Sparks fly when spirited Elizabeth Bennet meets single, rich, and proud Mr. Darcy. But Mr. Darcy reluctantly finds himself falling in love with a woman beneath his class. Can each overcome their own pride and prejudice?
A Mumbai teen who grew up in the slums, becomes a contestant on the Indian version of "Who Wants To Be A Millionaire?" He is arrested under suspicion of cheating, and while being interrogated, events from his life history are shown which explain why he knows the answers.
The memoirs of Captain Charles Ryder who is stationed at Brideshead Castle during WWII and remembers his involvement with the owners of the Brideshead estate: the aristocratic yet Catholic Flyte family and in particular brother and sister Sebastian and Julia. Written by
After Charles "betrays" Sebastian in Venice, there is a shot of an altarpiece in an Italian church, with a depiction of the "Martyrdom of St. Sebastian." You can identify him by the arrows protruding from his body. See more »
After the dinner, at which Charles first meets Lady Marchmain, the family go to pray in the private chapel. The ladies, as Roman Catholics, would have covered their heads with a scarf or a veil. See more »
It's attributed to just about everybody - from Ginger Rogers to Milan Kundera - and it sounds so right: "There are no small parts, only small actors."
If you want proof and a real understanding of the adage, revisit "Brideshead Revisited," and behold the miracle of Emma Thompson's Lady Marchmain, sucking the life out of anything and anybody she touches, and Michael Gambon's delightfully dissolute Lord Marchmain. She has about 10 minutes on the screen, he perhaps four, and yet their characters will follow you out of the theater, and stay with you at length.
Thompson's work is especially dazzling because the mean, sanctimonious character is so clearly alien to the actress (in fact, I suspected miscasting when I first heard of her assignment) and also as the character is so exaggerated, almost a caricature. And yet, Thompson gives the challenge her all, and walks away with it; the performance has Best Supporting Actress written all over it.
It's difficult to believe that the man you see as Marchmain is the same actor who was the "Singing Detective" (of the superb BBC series, not the Robert Downey Jr. mishap). Gambon has a range as wide as all outdoors, and you never ever see effort in the performance. His amiable Marchmain - subtly hinting at a complex character under the surface - has a physical similarity to Gambon's Uncle Vanya on the London stage, but otherwise, it's a unique creation.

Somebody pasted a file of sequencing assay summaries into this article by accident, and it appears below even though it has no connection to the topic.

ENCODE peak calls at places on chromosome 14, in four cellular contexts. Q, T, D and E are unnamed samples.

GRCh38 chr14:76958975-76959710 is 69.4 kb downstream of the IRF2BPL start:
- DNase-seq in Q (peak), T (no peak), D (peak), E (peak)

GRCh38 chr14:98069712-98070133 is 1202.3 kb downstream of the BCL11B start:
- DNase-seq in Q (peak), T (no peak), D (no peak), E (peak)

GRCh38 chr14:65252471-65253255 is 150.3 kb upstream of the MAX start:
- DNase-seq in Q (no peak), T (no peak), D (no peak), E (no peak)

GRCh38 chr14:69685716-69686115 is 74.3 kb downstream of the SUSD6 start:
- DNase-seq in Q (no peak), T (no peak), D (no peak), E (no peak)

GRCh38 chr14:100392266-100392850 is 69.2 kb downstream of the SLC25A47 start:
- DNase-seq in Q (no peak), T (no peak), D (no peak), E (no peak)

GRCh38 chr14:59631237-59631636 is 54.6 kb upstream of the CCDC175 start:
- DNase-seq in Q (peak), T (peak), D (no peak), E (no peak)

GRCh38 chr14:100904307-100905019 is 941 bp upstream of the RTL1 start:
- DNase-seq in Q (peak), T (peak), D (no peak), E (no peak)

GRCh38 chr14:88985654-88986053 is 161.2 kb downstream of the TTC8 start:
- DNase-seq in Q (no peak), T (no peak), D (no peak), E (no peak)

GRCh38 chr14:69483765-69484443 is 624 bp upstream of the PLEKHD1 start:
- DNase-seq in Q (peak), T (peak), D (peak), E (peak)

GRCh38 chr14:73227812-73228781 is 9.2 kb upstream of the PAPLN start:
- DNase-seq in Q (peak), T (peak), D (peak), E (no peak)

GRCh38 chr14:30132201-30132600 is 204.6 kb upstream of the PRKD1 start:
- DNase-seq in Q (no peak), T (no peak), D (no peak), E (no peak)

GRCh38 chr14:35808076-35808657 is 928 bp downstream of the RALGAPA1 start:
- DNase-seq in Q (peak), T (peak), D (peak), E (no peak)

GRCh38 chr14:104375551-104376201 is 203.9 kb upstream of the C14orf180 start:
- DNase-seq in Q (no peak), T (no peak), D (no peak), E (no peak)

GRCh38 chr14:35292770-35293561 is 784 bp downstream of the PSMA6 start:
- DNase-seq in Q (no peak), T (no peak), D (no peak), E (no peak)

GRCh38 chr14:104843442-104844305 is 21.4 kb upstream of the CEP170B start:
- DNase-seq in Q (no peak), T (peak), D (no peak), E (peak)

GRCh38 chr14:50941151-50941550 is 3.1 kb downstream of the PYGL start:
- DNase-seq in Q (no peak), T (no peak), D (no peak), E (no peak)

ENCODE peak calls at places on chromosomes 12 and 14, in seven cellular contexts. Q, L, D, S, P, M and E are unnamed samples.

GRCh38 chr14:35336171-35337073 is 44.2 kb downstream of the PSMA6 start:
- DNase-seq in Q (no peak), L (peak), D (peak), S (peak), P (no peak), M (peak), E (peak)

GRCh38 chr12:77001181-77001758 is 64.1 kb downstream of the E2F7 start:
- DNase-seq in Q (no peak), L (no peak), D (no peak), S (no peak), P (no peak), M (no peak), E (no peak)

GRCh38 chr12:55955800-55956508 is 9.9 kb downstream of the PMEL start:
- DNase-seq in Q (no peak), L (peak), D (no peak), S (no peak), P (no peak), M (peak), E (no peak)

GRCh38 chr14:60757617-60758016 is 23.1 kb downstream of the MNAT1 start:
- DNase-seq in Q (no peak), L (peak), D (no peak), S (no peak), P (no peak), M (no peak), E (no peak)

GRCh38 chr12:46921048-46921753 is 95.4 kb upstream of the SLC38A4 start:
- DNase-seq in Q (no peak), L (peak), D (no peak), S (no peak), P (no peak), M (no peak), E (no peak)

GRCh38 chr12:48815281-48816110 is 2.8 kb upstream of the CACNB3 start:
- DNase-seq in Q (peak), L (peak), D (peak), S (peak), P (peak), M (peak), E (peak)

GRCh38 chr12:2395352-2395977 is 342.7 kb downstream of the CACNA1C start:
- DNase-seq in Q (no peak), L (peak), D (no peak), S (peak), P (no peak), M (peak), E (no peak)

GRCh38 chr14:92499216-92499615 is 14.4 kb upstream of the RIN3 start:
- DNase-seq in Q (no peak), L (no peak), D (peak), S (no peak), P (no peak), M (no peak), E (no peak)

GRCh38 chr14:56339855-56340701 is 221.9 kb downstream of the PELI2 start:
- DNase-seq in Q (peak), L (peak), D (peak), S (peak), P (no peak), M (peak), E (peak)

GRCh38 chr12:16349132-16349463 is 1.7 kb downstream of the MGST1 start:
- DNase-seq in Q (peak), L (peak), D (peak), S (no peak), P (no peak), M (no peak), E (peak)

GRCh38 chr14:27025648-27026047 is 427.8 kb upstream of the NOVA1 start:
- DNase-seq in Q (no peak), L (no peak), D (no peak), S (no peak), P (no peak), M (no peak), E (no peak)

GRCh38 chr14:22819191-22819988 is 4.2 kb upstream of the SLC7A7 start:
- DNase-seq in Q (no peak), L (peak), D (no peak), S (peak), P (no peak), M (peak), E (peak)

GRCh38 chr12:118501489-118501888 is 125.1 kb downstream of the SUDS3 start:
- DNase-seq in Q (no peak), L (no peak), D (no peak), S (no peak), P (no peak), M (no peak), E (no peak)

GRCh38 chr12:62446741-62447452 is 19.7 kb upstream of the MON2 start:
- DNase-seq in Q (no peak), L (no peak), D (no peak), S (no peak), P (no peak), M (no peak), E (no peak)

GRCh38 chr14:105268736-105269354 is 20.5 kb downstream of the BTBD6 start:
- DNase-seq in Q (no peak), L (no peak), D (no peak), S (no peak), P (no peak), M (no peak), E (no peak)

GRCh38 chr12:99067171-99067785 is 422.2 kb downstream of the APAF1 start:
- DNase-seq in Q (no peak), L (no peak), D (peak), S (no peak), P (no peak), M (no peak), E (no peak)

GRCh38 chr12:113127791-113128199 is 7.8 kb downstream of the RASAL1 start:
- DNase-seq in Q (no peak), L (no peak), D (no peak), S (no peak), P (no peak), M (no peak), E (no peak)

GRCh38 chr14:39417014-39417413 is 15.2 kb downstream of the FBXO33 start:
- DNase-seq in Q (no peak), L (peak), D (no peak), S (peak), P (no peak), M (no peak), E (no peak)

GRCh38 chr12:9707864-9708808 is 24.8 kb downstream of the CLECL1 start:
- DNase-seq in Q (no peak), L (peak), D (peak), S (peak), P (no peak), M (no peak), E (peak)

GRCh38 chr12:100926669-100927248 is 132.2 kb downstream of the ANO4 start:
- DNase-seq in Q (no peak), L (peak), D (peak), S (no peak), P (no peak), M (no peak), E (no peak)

What else is there to this new "edition" of "Brideshead"? A great deal, but only if you're among those who missed both Evelyn Waugh's novel and the wonderful Granada TV realization 27 long years ago - Irons! Gielgud! Olivier! - how can you compete with that? So, if it's a first-time visit, see the movie by all means; if you can recite lines from the book or the TV series, you can survive without the new version.
In 135 minutes, the film is handling well what the TV series did so completely in - yes - 13 HOURS. Obviously, except for the basic story line (script by Jeremy Brock, of "The Last King of Scotland"), this is a different kind of animal, still "leisurely" enough, but unable to luxuriate in the smallest details as the series did. The director is Julian Jarrold, and he is doing far better than in his recent "Becoming Jane," keeps the story moving in a smooth fashion.
As to the leading roles in the film, they are all well acted, but without great impact. Matthew Goode is Charles Ryder, the focal character; Ben Whishaw is the slightly over-flamboyant Sebastian Flyte (who needs understating more than exaggerating - Anthony Andrews' performance in the TV series was exactly right); Hayley Atwell is Sebastian's sister (and rival for Charles' affection).
One amazing thing about "Brideshead" is how this story from a different time, about characters from a different world, remains interesting and meaningful. It's almost as if Waugh's work was bulletproof - not that these filmmakers were less than respectful to the author. A better test would be a Eurotrash opera version, heaven forfend.
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